Advertisement

Purpose:

After radical prostatectomy continence is commonly defined as no pads except a security pad or 0 to 1 pad. We evaluated the association of pad status and urinary quality of life to determine whether security and 1 pad status differ from pad-free status to better define 0 pads as the post-prostatectomy standard.

Materials and Methods:

A total of 500 consecutive men underwent robot assisted radical prostatectomy from October 2003 to July 2007. Data were collected prospectively and entered into an electronic database. Postoperatively men completed self-administered validated questionnaires including questions on 1) daily pad use (0, security, 1, or 2 or more), 2) urine leakage (daily, about once weekly, less than once weekly or not at all), 3) urinary control (none, frequent dribbling, occasional dribbling or total control), 4) American Urological Association symptom score and 5) urinary quality of life.

Results:

Postoperatively men who indicated 0 pad use had a mean ± SE symptom score of 5.8 ± 0.3 and pleased quality of life (1.16 ± 0.08). In contrast, men with a security pad and 1 pad had a symptom score of 7.6 ± 0.7 and 9.2 ± 0.6 but mixed quality of life (2.78 ± 0.18 and 3.41 ± 0.15, respectively, p <0.0005).

Conclusions:

Results show a significant decrease in quality of life between no pads (1.16 or pleased), a security pad and 0 or 1 pad (2.78 and 3.41 or mixed, respectively). Findings do not support defining continence with a security pad or 0 to 1 pad. Continence should be strictly defined as 0 pads.

References

  • 1 : Postprostatectomy incontinence: all about diagnosis and management. Eur Urol2009; 55: 322. Google Scholar
  • 2 : Potency, continence and complication rates in 1,870 consecutive radical retropubic prostatectomies. J Urol1999; 162: 433. LinkGoogle Scholar
  • 3 : Urinary incontinence following treatment of localized prostate cancer. Cancer Control2001; 8: 532. Google Scholar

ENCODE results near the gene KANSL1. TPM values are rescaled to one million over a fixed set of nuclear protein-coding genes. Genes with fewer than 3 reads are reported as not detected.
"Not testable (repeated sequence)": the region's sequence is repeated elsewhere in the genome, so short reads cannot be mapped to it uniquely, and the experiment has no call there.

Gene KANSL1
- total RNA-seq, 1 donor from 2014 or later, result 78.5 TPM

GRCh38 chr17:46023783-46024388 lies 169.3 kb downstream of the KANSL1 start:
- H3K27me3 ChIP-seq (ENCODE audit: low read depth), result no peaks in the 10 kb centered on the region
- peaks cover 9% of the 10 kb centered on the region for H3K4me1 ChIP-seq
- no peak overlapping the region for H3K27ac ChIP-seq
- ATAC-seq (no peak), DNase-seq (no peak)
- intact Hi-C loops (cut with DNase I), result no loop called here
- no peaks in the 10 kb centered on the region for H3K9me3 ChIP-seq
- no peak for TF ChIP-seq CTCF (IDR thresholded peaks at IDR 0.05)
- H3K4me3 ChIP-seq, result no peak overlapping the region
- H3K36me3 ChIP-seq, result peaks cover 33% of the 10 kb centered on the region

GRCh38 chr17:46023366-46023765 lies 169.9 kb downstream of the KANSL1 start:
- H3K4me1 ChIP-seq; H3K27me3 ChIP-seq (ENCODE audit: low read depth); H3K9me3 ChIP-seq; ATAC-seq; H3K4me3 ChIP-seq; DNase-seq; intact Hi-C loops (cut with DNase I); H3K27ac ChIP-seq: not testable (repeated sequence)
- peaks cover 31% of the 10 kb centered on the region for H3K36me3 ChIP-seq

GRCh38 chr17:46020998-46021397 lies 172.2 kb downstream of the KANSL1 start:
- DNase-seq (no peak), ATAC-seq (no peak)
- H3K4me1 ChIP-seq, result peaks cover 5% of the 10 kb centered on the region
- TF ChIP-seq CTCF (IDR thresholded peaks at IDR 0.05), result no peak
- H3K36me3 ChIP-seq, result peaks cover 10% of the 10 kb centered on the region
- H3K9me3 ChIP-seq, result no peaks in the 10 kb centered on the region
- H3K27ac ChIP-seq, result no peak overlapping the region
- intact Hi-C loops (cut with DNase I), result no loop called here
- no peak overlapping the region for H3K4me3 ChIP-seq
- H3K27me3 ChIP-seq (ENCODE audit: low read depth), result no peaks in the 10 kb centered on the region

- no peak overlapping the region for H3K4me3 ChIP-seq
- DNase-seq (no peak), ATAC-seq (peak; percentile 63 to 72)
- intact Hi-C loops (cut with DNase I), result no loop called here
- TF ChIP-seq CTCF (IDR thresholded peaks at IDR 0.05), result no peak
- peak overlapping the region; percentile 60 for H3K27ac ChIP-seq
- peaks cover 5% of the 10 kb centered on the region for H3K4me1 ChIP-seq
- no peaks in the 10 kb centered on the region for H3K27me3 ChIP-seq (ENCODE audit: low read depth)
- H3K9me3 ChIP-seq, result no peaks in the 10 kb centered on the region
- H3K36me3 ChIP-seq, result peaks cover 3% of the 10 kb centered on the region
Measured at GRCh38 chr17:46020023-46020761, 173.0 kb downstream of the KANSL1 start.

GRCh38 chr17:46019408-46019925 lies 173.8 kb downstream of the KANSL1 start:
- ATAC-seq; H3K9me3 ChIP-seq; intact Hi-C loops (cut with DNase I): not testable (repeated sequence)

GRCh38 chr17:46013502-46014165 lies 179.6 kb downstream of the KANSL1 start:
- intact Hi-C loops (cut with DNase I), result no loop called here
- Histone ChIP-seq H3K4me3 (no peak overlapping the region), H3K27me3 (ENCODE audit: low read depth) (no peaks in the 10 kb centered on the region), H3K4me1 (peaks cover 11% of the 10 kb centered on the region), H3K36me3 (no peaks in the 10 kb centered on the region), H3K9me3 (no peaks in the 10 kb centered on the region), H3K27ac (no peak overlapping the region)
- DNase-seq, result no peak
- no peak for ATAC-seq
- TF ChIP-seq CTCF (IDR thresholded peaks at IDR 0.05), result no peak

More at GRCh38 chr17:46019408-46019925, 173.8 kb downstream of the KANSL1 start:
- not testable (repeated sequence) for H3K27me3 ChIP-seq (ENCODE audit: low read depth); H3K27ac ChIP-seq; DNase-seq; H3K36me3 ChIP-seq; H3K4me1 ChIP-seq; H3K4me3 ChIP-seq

• 4 : Urinary and sexual function after radical prostatectomy for clinically localized prostate cancer: the Prostate Cancer Outcomes Study. JAMA2000; 283: 354. Google Scholar
  • 5 : Prospective patient-reported continence after laparoscopic radical prostatectomy. Urology2001; 58: 570. Google Scholar
  • 6 : Variation in continence and potency by definition. J Urol2003; 170: 1291. LinkGoogle Scholar
  • 7 : Prospective assessment of patient reported urinary continence after radical prostatectomy. J Urol2000; 164: 744. LinkGoogle Scholar
  • 8 : Urinary incontinence after radical prostatectomy: incidence by definition, risk factors and temporal trend in a large series with a long-term follow-up. BJU Int2006; 97: 1234. Google Scholar
  • 9 : Continence following radical retropubic prostatectomy using self-reporting instruments. J Urol2004; 171: 1212. LinkGoogle Scholar
  • 10 : Patient-reported urinary continence and sexual function after anatomic radical prostatectomy. Urology2000; 55: 58. Google Scholar
  • 11 : Prediction of urinary continence following radical prostatectomy. Urol Int1998; 60: 80. Google Scholar
  • 12 : Post-robotic prostatectomy urinary continence: characterization of perfect continence versus occasional dribbling in pad-free men. Urology2006; 67: 785. Google Scholar
  • 13 : Assessment of early continence recover after radical prostatectomy: patient reported symptoms and impairment. J Urol2001; 166: 958. LinkGoogle Scholar
  • 14 : Differences in urologist and patient assessments of health related quality of life in men with prostate cancer: results of the CaPSURE database. J Urol1998; 159: 1988. LinkGoogle Scholar
  • 15 : The American Urological Association symptom index for benign prostatic hyperplasia: The Measurement Committee of the American Urological Association. J Urol1992; 148: 1549. LinkGoogle Scholar
  • 16 : Effect of radical prostatectomy for prostate cancer on patient quality of life: results from a Medicare survey. Urology1995; 45: 1007. Google Scholar
  • 17 : The impact of open radical retropubic prostatectomy on continence and lower urinary tract symptoms: a prospective assessment using validated self-administered outcome instruments. J Urol2004; 171: 1216. LinkGoogle Scholar

Departments of Urology and Medicine (KO), University of California-Irvine, Orange, California

Advertisement